I think he’s going to have major problems on the defensive end though. But he should be a good offensive player for a long time. That’s why I think he and Trey Burke are the safest two picks in this draft.

Alex Len, C, Maryland, Soph.
2012-13 stats: 11.9 points, 7.8 rebounds, 2.1 blocks

Why Len?

Upside and potential are the buzz words with Len and any team without a franchise center is constantly on the hunt. Simply put: You can’t teach 7-foot-1 with mobility. Len possesses both. 

The possibility of Len’s production ever aligning with his talent is too salivating for the Bobcats not to give him a long, hard look here. For the past 10 years the Bobcats have been in search of a staple in the middle and Len could be just that.

The wildcard here is what the Bobcats’ opinion of Bismack Biyombo is after two years in the organization. They continued to play him for extended minutes this year, which his play never really warranted, but he’s only 20 years old and at times he’s proven to be a solid rim protector. However, there has been very little progression in his offensive game or rebounding instincts, despite his appetite for improvement. Therefore, you have to think center is certainly on the board.

Len would be an immediate upgrade here. He possesses better instincts, a longer frame and a more advanced offensive game than Biyombo.

Len doesn’t have a ton of exposure to the game and his physical development and impact on the game was much higher as a sophomore than a freshman. If that rate of progression continues, the sky is the limit. Many draft experts believe his potential is even higher than that of Nerlens Noel; he could ultimately end up the best player among this bunch.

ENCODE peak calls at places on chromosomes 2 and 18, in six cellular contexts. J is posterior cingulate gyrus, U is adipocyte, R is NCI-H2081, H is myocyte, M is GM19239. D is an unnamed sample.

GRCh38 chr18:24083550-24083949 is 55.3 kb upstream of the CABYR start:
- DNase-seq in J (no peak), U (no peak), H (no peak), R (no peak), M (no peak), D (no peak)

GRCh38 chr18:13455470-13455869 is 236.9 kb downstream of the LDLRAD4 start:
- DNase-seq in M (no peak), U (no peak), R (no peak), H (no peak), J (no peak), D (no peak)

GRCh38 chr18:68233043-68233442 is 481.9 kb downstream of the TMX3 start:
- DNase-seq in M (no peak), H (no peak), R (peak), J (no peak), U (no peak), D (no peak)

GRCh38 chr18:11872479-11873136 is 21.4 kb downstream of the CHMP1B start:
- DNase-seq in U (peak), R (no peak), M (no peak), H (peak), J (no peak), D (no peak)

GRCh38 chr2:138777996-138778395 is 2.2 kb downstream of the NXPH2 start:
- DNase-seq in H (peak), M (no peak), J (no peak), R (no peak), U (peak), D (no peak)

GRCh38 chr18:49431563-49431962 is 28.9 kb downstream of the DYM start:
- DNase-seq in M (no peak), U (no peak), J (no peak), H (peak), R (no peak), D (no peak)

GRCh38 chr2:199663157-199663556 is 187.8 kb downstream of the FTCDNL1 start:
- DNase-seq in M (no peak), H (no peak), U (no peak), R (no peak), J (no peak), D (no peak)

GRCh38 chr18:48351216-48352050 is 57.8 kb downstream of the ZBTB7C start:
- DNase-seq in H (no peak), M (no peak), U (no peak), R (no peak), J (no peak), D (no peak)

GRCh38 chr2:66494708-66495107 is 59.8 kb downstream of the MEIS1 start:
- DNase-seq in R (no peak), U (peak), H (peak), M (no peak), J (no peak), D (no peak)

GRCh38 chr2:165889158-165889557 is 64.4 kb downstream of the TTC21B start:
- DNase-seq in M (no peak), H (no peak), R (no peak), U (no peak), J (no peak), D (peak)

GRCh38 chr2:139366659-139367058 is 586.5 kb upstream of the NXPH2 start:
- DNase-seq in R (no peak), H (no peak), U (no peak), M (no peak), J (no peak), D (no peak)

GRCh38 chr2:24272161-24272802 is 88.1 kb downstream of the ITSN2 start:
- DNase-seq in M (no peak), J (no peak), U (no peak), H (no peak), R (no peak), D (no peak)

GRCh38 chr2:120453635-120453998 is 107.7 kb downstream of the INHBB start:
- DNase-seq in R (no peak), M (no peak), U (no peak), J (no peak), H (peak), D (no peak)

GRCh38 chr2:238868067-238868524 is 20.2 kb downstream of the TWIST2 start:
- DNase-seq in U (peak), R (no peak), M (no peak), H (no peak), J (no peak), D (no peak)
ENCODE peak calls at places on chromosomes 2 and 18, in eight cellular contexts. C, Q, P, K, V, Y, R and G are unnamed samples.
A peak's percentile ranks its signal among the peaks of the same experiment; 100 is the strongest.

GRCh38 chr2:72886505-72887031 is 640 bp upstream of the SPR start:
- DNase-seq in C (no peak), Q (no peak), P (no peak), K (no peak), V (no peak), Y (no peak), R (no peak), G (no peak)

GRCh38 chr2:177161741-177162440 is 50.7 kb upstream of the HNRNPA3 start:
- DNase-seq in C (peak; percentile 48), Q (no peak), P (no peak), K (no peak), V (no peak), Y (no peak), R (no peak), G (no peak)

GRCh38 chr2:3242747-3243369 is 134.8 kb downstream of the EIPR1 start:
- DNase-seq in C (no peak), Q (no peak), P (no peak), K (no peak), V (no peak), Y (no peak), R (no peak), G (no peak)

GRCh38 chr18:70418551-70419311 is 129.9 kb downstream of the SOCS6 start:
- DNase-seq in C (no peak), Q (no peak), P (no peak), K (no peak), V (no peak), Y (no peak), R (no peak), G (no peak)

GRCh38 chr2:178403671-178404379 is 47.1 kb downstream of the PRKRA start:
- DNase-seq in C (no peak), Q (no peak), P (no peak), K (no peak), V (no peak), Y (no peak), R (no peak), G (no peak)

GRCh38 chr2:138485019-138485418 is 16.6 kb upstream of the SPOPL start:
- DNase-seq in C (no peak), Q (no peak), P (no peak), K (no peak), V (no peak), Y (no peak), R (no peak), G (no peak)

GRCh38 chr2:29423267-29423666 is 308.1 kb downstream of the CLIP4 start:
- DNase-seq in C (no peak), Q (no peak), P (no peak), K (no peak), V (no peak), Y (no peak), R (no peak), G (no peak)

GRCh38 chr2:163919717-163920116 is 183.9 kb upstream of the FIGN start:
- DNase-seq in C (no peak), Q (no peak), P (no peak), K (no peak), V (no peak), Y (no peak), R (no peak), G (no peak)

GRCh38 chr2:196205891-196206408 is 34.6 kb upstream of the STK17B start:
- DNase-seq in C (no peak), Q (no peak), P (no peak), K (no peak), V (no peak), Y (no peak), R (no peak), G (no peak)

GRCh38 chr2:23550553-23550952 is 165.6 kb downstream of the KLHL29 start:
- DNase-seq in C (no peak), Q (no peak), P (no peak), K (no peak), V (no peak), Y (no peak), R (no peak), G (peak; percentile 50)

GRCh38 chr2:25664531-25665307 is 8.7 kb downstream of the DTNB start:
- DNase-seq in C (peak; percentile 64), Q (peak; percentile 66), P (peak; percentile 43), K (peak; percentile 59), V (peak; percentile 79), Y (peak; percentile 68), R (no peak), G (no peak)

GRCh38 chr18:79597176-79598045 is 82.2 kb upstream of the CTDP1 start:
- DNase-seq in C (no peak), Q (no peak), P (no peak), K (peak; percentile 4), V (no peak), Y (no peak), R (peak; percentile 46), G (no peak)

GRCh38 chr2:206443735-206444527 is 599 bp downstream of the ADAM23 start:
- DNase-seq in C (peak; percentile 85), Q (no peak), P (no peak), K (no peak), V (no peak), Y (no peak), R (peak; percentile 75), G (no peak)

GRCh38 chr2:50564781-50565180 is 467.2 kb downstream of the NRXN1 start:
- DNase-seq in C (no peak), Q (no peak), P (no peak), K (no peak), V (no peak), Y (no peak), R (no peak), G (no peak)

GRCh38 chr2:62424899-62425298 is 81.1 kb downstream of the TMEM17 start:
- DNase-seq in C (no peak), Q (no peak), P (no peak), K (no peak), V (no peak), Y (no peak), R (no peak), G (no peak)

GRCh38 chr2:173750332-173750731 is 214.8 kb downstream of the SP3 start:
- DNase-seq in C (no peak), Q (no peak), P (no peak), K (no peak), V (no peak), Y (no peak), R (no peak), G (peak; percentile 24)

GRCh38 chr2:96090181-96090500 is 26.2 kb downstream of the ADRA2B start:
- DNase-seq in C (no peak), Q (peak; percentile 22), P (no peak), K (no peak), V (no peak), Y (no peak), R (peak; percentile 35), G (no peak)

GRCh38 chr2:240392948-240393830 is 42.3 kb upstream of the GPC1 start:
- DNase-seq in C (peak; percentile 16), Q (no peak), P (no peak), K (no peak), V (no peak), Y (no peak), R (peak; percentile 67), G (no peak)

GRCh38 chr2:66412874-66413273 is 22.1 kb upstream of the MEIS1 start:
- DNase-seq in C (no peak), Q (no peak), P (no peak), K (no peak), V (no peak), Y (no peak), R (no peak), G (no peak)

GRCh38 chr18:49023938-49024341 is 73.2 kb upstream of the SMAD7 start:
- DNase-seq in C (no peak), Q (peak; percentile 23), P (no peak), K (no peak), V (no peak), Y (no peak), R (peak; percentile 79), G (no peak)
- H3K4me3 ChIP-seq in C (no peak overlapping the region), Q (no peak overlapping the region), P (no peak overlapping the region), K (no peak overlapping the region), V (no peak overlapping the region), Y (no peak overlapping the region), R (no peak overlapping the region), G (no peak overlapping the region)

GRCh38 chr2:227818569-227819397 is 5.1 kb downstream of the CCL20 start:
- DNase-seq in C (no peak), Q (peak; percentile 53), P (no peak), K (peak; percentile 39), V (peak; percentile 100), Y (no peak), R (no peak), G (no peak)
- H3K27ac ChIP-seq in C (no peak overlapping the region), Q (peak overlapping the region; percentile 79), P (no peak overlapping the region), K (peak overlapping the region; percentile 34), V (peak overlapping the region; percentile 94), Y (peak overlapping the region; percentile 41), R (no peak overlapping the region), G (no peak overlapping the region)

There’s no denying that the Bobcats need immediate offensive help, but Len fits immediately on defense and on the glass and would allow Biyombo to move back to the bench where he could serve as an energetic backup. At some point, one of these boom-or-bust prospects has to pan out for the Bobcats, right?

Why not Len?

Concerning his physical tools, I get it. Few amateur centers feature advanced post games these days, so in an NBA era where Nene Hilario is worth $13 million a year, why not take a guy like Len in an underwhelming draft class?

That’s the problem, though: the Bobcats need production, not potential. They need scorers — and scorers eat at any table. Len wasn’t a scorer in college and likely never will be a significant one at the NBA level. He’s raw; Charlotte needs polished. 

Len is solid on the boards but could do more. Cody Zeller, for example, averaged more rebounds per game than Len.

And at what point do you value production? At what point do feel for the game and motor outweigh physical tools? Some things can be taught, but some require an innate feel and can never be developed. That’s the juggle with Len: Can the footwork be taught? Can the jumper, which is pretty nice form-wise, become more consistent? Can the post moves and counters be developed?

I’ve heard the excuses for Len: Maryland didn’t know how to use him and he didn’t have a true point guard to create for him. Part of that is true — professional guard play will help him tremendously — but he rarely dominates, routinely gets pushed too far from the basket and doesn’t look particularly fluid with his movement when he receives the ball in the post. I don’t see the obvious differences between him and Mason Plumlee and Jeff Withey, for example, and that’s a problem for a No. 4 pick. 

Alex Len could become one of the best centers in the league or a career role player that falls in the lore of past Bobcats draft failures. The risk is quite high for a team that needs production now.

Eastern Conference Scout’s Take

He’s a monster physically and you saw flashes of the light coming on at times this season. He’s just really inconsistent. His footwork’s got to improve offensively and he doesn’t show particularly good instincts. He’s really got to quit bringing the ball down every chance he gets, too. There’s just a lot to learn for him and the learning curve will be steep early. 

He’s the type of guy you’d love to get in the back end of the lottery but makes you incredibly nervous in the top five. But he’s 7-foot-1, so you know someone will reach for him.